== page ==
Cancellation effect be damned! Let’s split those channels! My favourite trick (and signature sound) is running an active bass into a bit-crusher, ramping it up till the sound is heavy with pitched harmonic white noise and forcing it through a layer of swirling chorus. This makes for the nicely dizzying feeling of detuned synth grain. The chorus splitting the channels beautifully wide and deep, which get run through the two channels of a side-chained compressor, ducking the bass drum, before getting hard panned.
I play secretly depressing alt-dance party jams and really enjoy a nice crisp early 90s FM bass hitting right down the middle, but also love the new-wave goths and their powerfully dreary bass lines. With this setup the bass sits somewhere between the chorused drenched perfection of New Order and the driving side-chained white noise that drags people to the dance floor in French House.
It sounds rich and mesmerising on the floor and in the headphones but to make sure it doesn’t die completely in mono I throw a second channel of the original chorus back into the centre of the mix at a low volume. It’s barely noticeable within the depths of it all, but when YouTube slows down and monos everything on my 2009 netbook (lol), the cleaner centre track suddenly steps forward as the surround steps back and saves the mix.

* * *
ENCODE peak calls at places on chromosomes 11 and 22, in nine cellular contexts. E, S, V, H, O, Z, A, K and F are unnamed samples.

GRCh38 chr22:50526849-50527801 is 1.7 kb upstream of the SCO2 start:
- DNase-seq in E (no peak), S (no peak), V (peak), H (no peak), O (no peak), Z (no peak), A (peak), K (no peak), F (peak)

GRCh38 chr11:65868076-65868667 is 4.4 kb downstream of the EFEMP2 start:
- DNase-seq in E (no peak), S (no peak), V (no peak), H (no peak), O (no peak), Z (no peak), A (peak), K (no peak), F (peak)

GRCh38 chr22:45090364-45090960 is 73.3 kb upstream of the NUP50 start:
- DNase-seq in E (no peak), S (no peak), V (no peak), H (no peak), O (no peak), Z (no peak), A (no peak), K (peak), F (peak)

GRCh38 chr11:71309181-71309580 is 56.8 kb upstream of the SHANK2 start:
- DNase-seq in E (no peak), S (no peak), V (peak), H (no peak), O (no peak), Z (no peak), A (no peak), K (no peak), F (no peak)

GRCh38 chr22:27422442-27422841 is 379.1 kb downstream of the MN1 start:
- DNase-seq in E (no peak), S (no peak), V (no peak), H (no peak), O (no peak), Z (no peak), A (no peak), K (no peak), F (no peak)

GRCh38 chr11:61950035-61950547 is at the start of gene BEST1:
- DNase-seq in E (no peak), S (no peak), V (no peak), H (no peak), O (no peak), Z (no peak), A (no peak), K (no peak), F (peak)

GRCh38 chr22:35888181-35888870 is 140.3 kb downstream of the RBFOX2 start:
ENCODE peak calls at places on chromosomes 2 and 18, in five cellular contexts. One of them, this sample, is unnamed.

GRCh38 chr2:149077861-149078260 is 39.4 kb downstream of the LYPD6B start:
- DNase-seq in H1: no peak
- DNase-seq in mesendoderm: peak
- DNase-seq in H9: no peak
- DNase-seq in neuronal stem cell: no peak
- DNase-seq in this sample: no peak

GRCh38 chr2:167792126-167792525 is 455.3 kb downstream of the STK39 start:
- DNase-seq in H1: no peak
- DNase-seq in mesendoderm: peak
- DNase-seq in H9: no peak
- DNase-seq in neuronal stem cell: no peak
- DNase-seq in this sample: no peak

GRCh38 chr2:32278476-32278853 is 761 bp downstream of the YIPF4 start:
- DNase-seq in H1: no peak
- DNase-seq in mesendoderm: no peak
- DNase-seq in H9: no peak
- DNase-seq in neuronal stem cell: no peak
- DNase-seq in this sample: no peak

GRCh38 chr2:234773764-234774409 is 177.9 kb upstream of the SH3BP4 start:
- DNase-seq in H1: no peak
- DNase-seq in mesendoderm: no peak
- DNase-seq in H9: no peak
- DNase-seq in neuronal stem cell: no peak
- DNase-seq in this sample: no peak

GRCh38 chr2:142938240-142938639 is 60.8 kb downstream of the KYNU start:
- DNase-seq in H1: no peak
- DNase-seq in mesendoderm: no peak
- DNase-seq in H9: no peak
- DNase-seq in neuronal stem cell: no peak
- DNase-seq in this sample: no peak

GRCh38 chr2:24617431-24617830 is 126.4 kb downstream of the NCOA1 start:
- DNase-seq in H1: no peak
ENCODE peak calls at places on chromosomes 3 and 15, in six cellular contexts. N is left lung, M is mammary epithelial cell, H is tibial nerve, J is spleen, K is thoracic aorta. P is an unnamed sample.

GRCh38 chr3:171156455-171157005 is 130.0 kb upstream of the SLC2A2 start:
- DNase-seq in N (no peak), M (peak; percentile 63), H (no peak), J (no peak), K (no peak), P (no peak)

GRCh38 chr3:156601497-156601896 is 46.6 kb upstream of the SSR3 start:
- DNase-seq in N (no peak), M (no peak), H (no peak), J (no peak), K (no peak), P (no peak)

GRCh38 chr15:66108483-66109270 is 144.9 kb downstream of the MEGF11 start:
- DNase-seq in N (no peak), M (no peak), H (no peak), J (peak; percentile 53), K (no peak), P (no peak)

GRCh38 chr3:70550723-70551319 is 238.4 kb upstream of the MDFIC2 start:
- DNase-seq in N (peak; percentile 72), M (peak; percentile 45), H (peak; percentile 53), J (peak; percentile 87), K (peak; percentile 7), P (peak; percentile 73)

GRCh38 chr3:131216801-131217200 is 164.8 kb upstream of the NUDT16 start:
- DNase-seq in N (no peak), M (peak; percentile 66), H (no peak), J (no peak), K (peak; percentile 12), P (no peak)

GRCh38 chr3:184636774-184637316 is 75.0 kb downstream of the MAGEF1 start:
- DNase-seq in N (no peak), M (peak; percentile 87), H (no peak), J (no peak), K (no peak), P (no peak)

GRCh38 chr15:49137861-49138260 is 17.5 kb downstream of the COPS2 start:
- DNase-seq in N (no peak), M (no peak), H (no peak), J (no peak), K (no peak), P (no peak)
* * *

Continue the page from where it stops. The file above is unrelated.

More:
Yes you definitely do hear the mix change noticeably due to the chorus channels canceling out but I’ve learned to love and embrace it. The music has a life, it warps and grows with what’s going on around it. I know it’s not how most people like to master their tracks but through embracing the cancellation I’ve managed to focus loss on only the most distorted tracks to get a simpler cleaner mix when the track is played on a simpler platform. I like to imaging that it’s like a hidden form in the shadows of a window in a painting that only becomes visible when the light hits the work at just the right angle. Something that helps give the work mystery, depth and longevity. Well it would have been a mystery till I just gave it away hah.
Use side chained compression on your guitars and they will be instantly easier to mix into your electronic tracks. Truth.